Related note: While I would NOT answer yes, I am pleased to affirm all that is taught about Jesus as expressed in the historic creeds of the universal church. I affirm Jesus as Savior of my life. At the same time, I affirm that God works in many ways in the experiences of peoples’ lives and in the ways they appraoch the ultimate mysteries of life!

  7. Steve,
    When it comes to being forced into a relative world, I think our difference may be more semantic than actual. I would agree that no one has all the truth, but then I do not know any who would make such a claim, and as I have written before while I believe the Bible to be inerrant, that belief does not extend to my understanding of the Bible. I also agree that we can “derive important understandings and values in our limited apprehensions.”
    Where I begin to disagree is that I see very little difference between a fundamentalist saying those who disagree are wrong, and a liberal who says that fundamentalists are wrong; between saying “Christian FUNDAMENTALISM and its partner BIBLICAL LITERALISM continue to be real problems within the Christian community” and “The Bible teaches X.” Sure we could be more accurate by prefacing all of our statements with “I believe” but would become cumbersome.
    More importantly there is a log vs splinter issue here. It is mostly the left that is not only saying those who differ are wrong, but taking actions to try and ruin their lives. I will take a fundamentalist saying I am going to hell any day over the left that would seek to get me fired, fined thousands of dollars, etc. The real threat to free speech and open exchange today does not come from fundamentalist but from the left.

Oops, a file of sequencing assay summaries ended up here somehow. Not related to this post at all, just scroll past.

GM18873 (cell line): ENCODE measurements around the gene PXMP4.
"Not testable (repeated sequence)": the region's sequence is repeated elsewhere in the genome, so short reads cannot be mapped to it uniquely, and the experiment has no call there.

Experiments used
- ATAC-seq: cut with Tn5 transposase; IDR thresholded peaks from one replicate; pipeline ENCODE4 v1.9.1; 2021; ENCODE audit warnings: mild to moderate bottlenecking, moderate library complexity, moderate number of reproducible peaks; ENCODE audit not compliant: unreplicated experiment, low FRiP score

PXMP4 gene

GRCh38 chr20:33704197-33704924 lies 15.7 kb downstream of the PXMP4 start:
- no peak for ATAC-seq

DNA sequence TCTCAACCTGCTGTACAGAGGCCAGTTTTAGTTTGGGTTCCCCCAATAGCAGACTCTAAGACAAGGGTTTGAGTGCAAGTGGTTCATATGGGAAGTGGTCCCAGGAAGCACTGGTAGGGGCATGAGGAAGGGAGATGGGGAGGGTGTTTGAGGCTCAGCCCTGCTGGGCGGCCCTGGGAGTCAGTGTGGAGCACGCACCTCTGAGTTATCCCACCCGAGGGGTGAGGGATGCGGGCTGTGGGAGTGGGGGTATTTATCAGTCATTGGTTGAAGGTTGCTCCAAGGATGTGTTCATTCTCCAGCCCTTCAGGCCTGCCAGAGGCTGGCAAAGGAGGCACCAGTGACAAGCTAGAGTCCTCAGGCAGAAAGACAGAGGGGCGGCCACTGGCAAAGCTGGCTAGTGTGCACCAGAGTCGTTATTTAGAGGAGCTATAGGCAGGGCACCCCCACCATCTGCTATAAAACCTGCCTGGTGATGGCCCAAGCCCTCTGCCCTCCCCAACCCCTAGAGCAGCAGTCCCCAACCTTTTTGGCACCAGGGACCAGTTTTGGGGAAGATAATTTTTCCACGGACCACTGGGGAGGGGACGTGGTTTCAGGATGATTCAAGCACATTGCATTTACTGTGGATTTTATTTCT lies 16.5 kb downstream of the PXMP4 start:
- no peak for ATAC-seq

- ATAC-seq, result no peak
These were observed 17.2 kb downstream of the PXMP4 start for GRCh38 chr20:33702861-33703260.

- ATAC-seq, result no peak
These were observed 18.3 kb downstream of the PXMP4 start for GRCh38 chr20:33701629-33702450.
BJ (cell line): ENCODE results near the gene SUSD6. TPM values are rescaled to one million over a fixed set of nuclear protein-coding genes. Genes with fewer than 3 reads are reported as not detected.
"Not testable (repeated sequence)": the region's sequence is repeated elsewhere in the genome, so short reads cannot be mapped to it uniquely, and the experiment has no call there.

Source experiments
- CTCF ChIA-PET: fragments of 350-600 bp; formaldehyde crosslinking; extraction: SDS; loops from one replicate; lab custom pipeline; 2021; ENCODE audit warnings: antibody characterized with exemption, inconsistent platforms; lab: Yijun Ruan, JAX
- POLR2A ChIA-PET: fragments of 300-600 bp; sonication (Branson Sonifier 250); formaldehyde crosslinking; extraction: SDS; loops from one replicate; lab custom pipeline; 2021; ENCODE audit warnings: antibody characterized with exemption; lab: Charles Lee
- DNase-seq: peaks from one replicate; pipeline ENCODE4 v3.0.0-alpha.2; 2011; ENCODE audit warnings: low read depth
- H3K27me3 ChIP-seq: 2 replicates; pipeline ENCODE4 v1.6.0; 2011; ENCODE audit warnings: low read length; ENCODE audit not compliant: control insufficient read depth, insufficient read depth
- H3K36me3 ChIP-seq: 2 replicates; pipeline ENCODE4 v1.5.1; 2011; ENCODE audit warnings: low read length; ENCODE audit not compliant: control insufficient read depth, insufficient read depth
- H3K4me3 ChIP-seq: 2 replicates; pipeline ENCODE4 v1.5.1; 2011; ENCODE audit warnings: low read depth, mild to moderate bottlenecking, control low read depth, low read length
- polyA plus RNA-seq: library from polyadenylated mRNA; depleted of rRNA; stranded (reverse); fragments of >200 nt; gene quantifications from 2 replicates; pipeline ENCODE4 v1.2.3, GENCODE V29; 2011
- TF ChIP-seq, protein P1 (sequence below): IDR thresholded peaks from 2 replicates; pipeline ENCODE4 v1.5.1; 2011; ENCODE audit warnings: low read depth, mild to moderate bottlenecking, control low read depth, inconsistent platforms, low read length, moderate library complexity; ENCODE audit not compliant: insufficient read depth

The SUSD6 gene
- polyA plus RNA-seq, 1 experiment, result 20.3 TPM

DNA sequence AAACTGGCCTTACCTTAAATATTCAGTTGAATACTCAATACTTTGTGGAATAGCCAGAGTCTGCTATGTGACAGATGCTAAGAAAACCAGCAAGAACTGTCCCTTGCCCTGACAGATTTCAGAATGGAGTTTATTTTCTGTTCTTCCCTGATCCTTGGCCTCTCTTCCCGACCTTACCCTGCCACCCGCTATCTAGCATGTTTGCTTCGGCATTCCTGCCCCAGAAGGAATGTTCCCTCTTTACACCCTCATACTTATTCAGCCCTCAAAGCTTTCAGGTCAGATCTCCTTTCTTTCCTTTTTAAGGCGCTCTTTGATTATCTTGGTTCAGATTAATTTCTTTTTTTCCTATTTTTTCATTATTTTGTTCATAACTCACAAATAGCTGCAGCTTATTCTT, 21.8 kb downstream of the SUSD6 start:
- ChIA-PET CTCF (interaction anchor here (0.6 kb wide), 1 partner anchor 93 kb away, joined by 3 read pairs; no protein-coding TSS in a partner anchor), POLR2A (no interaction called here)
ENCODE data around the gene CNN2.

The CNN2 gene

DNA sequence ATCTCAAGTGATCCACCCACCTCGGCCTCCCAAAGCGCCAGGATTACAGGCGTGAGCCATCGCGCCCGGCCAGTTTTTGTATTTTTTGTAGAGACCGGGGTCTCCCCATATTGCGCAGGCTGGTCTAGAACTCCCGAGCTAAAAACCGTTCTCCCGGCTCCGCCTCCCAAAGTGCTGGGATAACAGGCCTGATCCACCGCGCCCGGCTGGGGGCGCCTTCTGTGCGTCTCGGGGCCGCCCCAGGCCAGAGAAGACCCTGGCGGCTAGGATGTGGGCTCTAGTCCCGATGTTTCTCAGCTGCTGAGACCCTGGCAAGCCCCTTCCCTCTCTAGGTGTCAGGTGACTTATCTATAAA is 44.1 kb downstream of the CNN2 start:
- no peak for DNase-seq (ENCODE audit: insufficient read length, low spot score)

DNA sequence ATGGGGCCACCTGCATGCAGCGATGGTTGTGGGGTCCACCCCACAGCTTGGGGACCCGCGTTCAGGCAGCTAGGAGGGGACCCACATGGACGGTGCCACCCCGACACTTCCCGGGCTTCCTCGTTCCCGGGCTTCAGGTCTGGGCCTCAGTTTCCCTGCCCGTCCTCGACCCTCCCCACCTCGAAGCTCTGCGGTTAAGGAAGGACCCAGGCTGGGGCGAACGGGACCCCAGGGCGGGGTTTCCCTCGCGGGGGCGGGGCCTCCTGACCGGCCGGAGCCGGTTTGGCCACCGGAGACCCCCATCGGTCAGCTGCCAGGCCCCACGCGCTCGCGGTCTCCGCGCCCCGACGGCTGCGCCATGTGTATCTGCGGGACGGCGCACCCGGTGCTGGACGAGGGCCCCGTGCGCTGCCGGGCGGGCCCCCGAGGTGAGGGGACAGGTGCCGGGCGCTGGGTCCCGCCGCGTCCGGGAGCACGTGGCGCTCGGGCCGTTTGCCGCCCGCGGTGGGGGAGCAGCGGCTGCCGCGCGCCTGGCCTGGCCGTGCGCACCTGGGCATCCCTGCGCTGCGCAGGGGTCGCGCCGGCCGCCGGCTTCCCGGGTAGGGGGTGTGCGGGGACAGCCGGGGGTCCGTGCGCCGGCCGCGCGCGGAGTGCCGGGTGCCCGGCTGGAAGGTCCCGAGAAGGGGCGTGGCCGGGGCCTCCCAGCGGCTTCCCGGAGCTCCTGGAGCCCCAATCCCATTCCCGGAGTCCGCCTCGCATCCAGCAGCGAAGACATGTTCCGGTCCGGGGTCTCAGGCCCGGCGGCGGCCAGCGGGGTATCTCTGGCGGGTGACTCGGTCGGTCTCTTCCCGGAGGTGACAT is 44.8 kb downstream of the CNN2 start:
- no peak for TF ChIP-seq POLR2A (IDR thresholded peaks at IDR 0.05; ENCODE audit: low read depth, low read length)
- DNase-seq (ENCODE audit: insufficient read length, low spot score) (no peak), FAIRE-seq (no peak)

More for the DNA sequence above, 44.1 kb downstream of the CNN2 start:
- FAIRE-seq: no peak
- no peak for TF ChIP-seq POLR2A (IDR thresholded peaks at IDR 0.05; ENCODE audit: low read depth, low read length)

1. Elgin,
      True, no one would say they have “all the truth.” But they say that the Bible has all the truth. The problem arises when they equate what they think the Bible says (their interpretation) with ultimate truth. Then they insist that all must agree, because “the bible says….”
      Such statements as, “Christian FUNDAMENTALISM and its partner BIBLICAL LITERALISM continue to be real problems within the Christian community,” taken in isolation, make your point. But, it is a qualified statement, even as you ask of us all, by the immediately following sentence: “Through their assertions, those espousing the fundamentalist, literalist approach to the Bible render dialogue difficult within the Christian community and the opportunity for healthy interfaith relationships essentially nil.” Having had innumerable conversations with people who are convinced of the literal meaning as the true and only meaning, Bob hit the nail on the head. Dialogue requires being open to another. Fundamental literalists are only open to their views.
      As for there being little difference between conservative and liberal attitudes, the right would take oppressive actions should they take power. Gays would not be tolerated, the safety net would largely disappear, minorities would lose their protections (affirmative action, etc.), and guns would proliferate, just to name a few. Talk about ruining people’s lives! Of course, this greatly alarms me, but may be pleasing to conservatives. I would prefer the oppressive acts of the left (if that’s what in fact they are) over these any day.